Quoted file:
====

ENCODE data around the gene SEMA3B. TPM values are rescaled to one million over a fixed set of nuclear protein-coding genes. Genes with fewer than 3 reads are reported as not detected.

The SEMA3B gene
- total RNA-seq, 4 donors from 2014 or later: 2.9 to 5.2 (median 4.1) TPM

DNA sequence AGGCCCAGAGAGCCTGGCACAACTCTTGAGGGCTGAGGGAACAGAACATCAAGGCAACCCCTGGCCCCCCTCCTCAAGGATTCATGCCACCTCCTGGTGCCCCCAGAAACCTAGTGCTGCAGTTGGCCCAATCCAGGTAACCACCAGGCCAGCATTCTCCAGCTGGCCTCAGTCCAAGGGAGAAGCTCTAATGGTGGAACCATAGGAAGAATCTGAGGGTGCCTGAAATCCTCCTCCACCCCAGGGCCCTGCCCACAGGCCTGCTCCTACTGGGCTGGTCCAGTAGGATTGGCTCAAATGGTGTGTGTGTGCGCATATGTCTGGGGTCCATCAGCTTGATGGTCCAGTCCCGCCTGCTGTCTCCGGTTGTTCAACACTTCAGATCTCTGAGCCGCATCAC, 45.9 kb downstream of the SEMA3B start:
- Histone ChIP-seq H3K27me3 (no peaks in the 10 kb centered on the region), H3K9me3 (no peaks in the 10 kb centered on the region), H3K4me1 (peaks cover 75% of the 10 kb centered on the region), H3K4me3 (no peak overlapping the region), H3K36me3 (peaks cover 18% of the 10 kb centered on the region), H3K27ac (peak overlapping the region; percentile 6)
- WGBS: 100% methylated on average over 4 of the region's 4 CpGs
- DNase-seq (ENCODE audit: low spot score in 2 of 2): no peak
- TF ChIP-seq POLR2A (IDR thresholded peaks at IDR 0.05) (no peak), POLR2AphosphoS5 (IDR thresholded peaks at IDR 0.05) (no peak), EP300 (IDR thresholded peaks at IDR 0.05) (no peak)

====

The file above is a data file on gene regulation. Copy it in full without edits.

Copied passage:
ENCODE data around the gene SEMA3B. TPM values are rescaled to one million over a fixed set of nuclear protein-coding genes. Genes with fewer than 3 reads are reported as not detected.

The SEMA3B gene
- total RNA-seq, 4 donors from 2014 or later: 2.9 to 5.2 (median 4.1) TPM

DNA sequence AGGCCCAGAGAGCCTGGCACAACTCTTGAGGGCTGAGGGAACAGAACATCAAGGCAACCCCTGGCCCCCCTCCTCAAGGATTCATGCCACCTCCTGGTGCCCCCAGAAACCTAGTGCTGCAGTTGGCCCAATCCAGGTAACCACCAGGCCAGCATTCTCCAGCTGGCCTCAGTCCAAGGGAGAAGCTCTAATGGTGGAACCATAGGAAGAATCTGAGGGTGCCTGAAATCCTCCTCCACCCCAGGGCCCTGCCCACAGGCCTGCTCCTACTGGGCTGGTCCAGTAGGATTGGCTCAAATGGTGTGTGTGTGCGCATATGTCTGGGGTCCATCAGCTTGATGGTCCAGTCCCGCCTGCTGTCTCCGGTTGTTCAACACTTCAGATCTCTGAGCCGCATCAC, 45.9 kb downstream of the SEMA3B start:
- Histone ChIP-seq H3K27me3 (no peaks in the 10 kb centered on the region), H3K9me3 (no peaks in the 10 kb centered on the region), H3K4me1 (peaks cover 75% of the 10 kb centered on the region), H3K4me3 (no peak overlapping the region), H3K36me3 (peaks cover 18% of the 10 kb centered on the region), H3K27ac (peak overlapping the region; percentile 6)
- WGBS: 100% methylated on average over 4 of the region's 4 CpGs
- DNase-seq (ENCODE audit: low spot score in 2 of 2): no peak
- TF ChIP-seq POLR2A (IDR thresholded peaks at IDR 0.05) (no peak), POLR2AphosphoS5 (IDR thresholded peaks at IDR 0.05) (no peak), EP300 (IDR thresholded peaks at IDR 0.05) (no peak)